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Democrats Say Debt Limit Increase Will Be Part of Short-Term Spending Bill

September 20, 2021 by Dan McCue
Democrats Say Debt Limit Increase Will Be Part of Short-Term Spending Bill
House Nancy Pelosi, D-Calif., meets with reporters at the Capitol in Washington. (AP Photo/J. Scott Applewhite)

WASHINGTON — House Democrats will pair a continuing resolution to keep the government open through December with an increase in the debt limit. The package is expected to be put up for a vote by next week, House Speaker Nancy Pelosi, D-Calif., and Senate Majority Leader Charles Schumer, D-N.Y. announced Monday afternoon.

In a joint statement, Pelosi and Schumer said the legislation will pass the House before the fiscal deadline comes and goes a week from Thursday.

In addition to avoiding a “needless government shutdown,” the bill will suspend the nation’s debt limit through December 2022.

The bill, which will fund the government through December, also includes emergency disaster relief and funding to help resettle Afghan evacuees.

The announcement came after several weeks of debate over the best way forward regarding the government’s borrowing limit and preventing a default on the national debt.

Senate Republicans had vowed to oppose the legislation in a bid to put the brakes on President Joe Biden’s $3.5 trillion spending package.

Both Republicans and Democrats have priorities they want to see addressed in the regular order appropriations process for Fiscal Year 2022, and an extension of government funding through December will provide an appropriate amount of time for that bipartisan, bicameral process to come to completion,” the speaker and majority leader said. 

Pelosi and Schumer went on to say that the suspension of the debt limit through December 2022 “would provide an amount of time commensurate with the debt incurred as a result of passing last winter’s bipartisan $908 billion emergency COVID relief legislation, which was authored by Republican Sens. Cassidy, Romney, Portman, Collins and others,” and was ultimately voted for by more than 40 Republicans including Senate Minority Leader Mitch McConnell, R-Ky. and signed into law by the previous president.

But my pairing the continuing resolution with the debt-limit increase — something McConnell has effectively been daring them to do for weeks, the speaker and majority leader are playing a bet of their own — that McConnell and his GOP colleagues wouldn’t dare oppose the package and bring on a government shutdown on Oct. 1.

“The American people expect our Republican colleagues to live up to their responsibilities and make good on the debts they proudly helped incur in the December 2020 ‘908’ COVID package that helped American families and small businesses reeling from the COVID crisis,” Pelosi and Schumer said.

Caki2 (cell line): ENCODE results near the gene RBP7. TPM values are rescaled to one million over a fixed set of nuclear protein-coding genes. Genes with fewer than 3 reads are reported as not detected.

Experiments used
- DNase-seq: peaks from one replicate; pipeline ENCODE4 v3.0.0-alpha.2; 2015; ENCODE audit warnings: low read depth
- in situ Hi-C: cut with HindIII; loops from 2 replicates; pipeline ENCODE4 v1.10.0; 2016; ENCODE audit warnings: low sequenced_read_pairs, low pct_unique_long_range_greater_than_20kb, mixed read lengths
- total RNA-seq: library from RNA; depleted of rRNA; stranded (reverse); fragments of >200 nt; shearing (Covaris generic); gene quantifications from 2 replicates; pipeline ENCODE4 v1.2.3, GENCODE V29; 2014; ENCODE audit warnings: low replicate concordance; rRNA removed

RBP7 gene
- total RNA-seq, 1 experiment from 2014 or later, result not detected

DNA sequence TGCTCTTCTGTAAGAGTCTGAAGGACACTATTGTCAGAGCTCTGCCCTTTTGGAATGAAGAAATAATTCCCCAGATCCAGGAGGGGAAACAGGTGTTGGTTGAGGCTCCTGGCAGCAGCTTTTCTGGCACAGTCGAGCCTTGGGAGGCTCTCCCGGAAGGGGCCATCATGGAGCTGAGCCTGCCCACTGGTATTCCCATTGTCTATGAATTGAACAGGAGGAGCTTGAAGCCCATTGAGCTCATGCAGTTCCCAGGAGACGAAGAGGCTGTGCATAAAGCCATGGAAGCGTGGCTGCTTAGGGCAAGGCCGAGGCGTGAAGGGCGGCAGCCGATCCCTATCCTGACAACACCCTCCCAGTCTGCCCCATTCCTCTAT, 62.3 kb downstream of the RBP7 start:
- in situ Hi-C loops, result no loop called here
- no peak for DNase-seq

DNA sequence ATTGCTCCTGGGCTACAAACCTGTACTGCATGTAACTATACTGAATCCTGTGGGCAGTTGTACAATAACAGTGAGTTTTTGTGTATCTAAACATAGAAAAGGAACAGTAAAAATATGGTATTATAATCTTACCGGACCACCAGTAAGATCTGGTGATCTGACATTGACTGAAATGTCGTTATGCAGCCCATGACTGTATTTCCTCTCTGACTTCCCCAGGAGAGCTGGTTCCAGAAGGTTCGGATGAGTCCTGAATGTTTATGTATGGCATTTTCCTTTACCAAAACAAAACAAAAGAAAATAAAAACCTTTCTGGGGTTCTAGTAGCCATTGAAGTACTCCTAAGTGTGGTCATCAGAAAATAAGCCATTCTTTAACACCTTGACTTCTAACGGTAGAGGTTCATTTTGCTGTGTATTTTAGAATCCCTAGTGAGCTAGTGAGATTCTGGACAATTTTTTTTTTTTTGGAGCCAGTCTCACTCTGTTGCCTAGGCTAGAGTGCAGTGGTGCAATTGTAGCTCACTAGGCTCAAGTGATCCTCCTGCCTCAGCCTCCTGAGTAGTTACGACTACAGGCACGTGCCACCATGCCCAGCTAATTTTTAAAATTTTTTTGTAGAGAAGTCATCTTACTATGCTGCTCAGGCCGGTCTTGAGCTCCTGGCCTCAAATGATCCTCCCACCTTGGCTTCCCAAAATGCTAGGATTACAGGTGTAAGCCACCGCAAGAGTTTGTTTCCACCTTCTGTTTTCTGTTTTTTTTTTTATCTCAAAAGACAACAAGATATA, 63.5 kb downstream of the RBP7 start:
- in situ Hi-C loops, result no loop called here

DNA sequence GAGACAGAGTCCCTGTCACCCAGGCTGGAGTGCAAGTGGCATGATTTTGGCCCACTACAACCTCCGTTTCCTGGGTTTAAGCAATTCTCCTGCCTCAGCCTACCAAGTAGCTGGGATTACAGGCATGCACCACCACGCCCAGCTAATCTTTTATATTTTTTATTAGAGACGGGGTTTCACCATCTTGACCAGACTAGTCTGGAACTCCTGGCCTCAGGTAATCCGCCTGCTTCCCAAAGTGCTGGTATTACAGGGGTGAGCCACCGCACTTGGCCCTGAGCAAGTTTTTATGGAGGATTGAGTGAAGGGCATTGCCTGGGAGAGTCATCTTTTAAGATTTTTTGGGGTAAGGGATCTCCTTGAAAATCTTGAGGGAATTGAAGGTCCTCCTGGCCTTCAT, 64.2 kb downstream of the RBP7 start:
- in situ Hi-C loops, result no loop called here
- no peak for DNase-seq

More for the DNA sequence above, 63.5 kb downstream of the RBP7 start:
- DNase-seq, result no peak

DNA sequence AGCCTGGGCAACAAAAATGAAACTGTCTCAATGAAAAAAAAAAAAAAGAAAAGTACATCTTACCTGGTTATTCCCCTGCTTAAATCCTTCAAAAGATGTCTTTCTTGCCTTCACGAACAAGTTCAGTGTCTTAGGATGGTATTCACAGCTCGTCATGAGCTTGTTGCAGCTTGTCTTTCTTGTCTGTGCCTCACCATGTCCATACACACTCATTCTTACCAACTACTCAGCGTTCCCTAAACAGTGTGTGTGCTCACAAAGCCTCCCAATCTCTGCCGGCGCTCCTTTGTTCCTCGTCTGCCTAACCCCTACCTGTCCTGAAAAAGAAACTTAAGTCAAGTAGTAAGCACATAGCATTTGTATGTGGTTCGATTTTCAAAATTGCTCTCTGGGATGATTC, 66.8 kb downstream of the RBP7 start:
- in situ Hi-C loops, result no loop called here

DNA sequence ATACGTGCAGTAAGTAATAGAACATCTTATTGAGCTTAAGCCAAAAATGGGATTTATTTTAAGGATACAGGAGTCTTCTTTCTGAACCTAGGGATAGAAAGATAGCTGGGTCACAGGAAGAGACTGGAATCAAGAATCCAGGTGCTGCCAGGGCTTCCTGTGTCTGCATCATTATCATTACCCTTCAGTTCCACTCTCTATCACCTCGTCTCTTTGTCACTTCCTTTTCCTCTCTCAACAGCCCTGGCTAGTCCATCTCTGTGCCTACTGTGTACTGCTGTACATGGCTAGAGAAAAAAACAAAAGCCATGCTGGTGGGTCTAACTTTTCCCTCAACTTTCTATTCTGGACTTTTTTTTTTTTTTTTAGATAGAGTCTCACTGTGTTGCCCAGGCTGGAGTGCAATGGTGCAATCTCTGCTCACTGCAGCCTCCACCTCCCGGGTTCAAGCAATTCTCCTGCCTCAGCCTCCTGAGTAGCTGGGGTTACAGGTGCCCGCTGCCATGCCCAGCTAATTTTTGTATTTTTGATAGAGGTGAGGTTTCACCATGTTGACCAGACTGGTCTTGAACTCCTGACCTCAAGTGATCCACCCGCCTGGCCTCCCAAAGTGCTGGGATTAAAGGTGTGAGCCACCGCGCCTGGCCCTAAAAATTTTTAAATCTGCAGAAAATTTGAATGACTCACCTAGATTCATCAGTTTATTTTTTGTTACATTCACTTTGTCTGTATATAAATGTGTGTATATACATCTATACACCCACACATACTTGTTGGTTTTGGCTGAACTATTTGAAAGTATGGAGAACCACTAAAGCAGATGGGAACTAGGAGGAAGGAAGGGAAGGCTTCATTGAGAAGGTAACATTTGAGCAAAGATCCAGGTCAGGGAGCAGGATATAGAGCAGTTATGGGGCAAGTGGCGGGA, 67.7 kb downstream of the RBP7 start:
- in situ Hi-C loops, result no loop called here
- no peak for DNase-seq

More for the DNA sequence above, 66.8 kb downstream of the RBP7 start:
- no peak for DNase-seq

“Addressing the debt limit is about meeting obligations the government has already made, like the bipartisan emergency COVID relief legislation from December as well as vital payments to Social Security recipients and our veterans.  Furthermore, as the administration warned last week, a reckless Republican-forced default could plunge the country into a recession,” they added.

Separately, the National League of CIties urged members of Congress to work together to address the debt limit, “before harm is done to our national economy, and particularly to cities, towns, and villages.”

NLC Executive Director Clarence E. Anthony wrote, “Cities, towns, and villages across America are starting to rebuild thanks to the American Rescue Plan Act of 2021’s Coronavirus State and Local Fiscal Recovery Funds, the CARES Act Coronavirus Relief Fund, and other necessary emergency funds. Hitting the debt ceiling could have negative implications for the U.S. economy that could have devastating downstream impacts on municipalities just as they are beginning to recover.”

“Further, breaching the debt ceiling puts federal funding in peril for essential programs such as the Federal Emergency Management Agency that supports municipalities,” he added. “Following Hurricane Ida, communities from Louisiana to New York are relying on FEMA for help and any slowdown in funds reaching residents along the storm’s path would be devastating.”

Other economic leaders and organizations urging Congress to act on the debt limit include Business Roundtable, Amazon CEO Andy Jassy, Center for American Progress, Goldman Sachs, JP Morgan, and leading trade groups in the banking and financial services industry, among others.

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